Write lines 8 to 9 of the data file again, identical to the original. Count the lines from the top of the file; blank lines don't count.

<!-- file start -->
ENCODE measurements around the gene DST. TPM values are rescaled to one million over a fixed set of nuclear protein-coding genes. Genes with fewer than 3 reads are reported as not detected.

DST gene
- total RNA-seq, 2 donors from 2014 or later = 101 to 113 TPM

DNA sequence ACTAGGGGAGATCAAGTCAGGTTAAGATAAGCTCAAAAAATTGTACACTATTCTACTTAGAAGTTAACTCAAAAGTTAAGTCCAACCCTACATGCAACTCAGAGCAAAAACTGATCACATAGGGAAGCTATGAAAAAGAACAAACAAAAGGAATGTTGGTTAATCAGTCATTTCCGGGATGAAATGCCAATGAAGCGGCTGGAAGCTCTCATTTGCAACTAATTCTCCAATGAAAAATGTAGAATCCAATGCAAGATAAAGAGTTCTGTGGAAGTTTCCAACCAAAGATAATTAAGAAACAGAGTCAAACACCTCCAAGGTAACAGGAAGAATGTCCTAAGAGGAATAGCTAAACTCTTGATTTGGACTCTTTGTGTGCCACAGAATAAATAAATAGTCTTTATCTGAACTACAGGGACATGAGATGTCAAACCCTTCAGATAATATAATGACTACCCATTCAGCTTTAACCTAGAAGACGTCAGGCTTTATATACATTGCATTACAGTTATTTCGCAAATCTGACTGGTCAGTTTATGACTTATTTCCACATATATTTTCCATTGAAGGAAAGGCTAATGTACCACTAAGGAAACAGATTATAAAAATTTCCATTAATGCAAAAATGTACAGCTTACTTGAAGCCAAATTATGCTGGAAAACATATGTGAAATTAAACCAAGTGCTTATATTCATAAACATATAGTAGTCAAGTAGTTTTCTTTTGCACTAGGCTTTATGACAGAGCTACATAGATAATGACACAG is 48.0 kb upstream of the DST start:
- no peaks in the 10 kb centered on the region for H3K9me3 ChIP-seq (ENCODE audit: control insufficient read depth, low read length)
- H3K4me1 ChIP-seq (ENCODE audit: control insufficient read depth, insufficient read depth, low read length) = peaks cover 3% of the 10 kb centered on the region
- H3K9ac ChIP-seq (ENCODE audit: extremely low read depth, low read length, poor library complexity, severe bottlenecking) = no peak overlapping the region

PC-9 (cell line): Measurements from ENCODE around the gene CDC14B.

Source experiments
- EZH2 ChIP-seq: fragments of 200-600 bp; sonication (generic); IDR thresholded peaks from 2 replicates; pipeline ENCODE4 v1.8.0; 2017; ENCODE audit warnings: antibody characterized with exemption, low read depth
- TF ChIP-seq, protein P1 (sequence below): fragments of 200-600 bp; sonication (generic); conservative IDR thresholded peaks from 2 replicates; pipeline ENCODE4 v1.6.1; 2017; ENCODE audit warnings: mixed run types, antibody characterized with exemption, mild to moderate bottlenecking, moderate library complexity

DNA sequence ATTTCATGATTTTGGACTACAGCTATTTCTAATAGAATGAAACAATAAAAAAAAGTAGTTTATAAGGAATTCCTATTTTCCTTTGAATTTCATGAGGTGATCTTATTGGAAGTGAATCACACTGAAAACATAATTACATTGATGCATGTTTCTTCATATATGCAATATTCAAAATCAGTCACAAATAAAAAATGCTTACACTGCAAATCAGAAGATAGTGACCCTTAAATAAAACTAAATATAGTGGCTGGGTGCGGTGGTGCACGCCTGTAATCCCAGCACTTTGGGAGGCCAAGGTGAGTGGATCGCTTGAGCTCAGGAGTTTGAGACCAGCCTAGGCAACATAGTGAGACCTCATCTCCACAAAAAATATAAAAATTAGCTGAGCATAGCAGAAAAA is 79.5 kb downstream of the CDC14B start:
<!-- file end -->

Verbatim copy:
PC-9 (cell line): Measurements from ENCODE around the gene CDC14B.

Source experiments